The Times notes the impact on affluent suburban areas, long dominated by the Republican Party, where food stamp usage has more than doubled since the official start of the slump in December 2007, such as Orange County, California and Forsyth County, Georgia. Food stamp use has grown more slowly, in percentage terms, in cities like Detroit, St. Louis and New Orleans, but only because so much of their populations were already living in poverty and receiving food assistance when the slump began.
All these figures significantly understate the level of social deprivation. An estimated 18 million people who are eligible for food stamps do not receive them, partly because of institutional barriers like inadequate outreach services, particularly to immigrant communities—the state of California reaches only half of those eligible—and partly because of the social stigma attached to receiving “welfare,” especially in suburban areas where impoverishment has been a sudden and recent event.
According to a study by Thomas A. Hirschl of Cornell University and Mark R. Rank of Washington University in St. Louis, half the children in America will depend on food stamps at some point during their childhood. The figure rises to 90 percent for black children. The study was published this month in the Archives of Pediatrics and Adolescent Medicine.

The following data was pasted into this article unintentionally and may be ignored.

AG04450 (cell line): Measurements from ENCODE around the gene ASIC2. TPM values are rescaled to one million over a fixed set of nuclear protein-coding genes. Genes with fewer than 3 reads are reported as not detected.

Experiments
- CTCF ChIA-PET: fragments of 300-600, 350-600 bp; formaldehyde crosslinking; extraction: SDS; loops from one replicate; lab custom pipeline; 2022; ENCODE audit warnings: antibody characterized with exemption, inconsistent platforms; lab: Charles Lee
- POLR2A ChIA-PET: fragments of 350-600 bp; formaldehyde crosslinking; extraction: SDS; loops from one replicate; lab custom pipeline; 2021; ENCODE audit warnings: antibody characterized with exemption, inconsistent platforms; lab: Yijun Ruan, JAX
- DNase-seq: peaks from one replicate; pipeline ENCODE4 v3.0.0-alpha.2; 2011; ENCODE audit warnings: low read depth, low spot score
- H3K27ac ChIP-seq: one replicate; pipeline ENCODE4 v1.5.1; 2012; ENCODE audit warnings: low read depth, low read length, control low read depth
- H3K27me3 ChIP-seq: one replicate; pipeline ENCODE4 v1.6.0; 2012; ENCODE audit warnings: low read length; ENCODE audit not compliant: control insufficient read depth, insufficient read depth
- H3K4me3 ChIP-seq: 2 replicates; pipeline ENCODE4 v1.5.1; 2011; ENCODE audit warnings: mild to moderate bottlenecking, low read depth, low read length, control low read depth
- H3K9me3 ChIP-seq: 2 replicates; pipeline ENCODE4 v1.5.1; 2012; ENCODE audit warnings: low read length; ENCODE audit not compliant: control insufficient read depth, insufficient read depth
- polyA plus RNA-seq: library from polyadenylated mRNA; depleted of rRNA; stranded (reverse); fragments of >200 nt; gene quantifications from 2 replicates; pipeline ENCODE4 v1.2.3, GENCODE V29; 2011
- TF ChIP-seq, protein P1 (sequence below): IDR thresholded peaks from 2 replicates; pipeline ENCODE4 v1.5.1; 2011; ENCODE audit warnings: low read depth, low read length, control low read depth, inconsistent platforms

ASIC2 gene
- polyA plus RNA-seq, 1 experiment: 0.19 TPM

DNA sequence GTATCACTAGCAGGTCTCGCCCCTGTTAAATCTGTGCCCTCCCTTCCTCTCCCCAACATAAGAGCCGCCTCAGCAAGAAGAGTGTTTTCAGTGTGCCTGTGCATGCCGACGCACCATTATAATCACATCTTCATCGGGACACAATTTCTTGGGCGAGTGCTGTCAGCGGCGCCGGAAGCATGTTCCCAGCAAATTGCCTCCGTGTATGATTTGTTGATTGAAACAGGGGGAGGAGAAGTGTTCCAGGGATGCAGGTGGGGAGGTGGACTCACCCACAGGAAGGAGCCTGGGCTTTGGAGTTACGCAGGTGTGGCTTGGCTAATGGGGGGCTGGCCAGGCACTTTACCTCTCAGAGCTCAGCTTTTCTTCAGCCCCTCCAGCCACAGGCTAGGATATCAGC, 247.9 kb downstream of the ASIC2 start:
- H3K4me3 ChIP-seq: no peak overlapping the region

Since it is based on analyzing 29 years of data, the latter study gives a picture of the levels of social need during a period when unemployment averaged well below the 10.2 percent mark hit last month. A protracted period of double-digit unemployment—now widely predicted by business and government economists—will make more and more children dependent on federal aid to meet their basic nutritional needs.
The findings of both these studies confirm the conclusions of a US Department of Agriculture survey released November 16 that found 49 million Americans, including 17 million children, were not consistently getting enough food to eat in 2008. The vast majority of the 17 million families struggling to put food on the table had at least one employed worker in the household, but with wages too low to ensure basic necessities. The level of food insecurity was the highest since the USDA began keeping records in 1995.